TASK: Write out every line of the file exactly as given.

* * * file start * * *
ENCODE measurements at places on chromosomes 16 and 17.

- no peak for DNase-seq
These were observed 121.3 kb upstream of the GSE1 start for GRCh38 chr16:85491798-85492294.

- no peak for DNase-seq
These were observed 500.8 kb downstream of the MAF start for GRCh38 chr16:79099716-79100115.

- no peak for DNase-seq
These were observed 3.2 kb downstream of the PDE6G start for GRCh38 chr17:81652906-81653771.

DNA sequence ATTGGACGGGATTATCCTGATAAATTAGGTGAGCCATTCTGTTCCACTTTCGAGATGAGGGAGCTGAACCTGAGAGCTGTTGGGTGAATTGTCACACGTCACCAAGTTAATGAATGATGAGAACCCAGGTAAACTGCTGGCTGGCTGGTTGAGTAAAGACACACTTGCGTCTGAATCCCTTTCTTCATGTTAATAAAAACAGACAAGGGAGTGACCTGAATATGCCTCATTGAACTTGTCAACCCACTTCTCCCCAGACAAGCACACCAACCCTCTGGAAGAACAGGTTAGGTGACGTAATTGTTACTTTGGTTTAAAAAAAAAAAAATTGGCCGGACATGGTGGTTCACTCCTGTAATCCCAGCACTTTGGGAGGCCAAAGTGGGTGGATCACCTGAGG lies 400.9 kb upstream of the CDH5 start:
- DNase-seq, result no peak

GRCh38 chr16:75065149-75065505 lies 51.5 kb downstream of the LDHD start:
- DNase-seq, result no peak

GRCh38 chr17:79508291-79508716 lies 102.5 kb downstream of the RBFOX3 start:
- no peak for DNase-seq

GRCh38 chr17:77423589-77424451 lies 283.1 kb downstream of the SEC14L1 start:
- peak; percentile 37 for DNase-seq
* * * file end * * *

ENCODE measurements at places on chromosomes 16 and 17.

- no peak for DNase-seq
These were observed 121.3 kb upstream of the GSE1 start for GRCh38 chr16:85491798-85492294.

- no peak for DNase-seq
These were observed 500.8 kb downstream of the MAF start for GRCh38 chr16:79099716-79100115.

- no peak for DNase-seq
These were observed 3.2 kb downstream of the PDE6G start for GRCh38 chr17:81652906-81653771.

DNA sequence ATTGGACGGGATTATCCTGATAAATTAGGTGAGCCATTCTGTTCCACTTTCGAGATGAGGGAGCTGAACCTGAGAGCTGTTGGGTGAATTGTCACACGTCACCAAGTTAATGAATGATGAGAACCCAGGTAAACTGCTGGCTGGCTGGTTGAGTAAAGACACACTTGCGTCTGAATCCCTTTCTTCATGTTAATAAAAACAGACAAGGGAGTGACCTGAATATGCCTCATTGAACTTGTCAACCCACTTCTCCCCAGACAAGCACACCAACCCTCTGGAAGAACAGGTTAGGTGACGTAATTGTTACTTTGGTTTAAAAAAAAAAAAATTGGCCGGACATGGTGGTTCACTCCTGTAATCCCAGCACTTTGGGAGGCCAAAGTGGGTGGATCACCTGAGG lies 400.9 kb upstream of the CDH5 start:
- DNase-seq, result no peak

GRCh38 chr16:75065149-75065505 lies 51.5 kb downstream of the LDHD start:
- DNase-seq, result no peak

GRCh38 chr17:79508291-79508716 lies 102.5 kb downstream of the RBFOX3 start:
- no peak for DNase-seq

GRCh38 chr17:77423589-77424451 lies 283.1 kb downstream of the SEC14L1 start:
- peak; percentile 37 for DNase-seq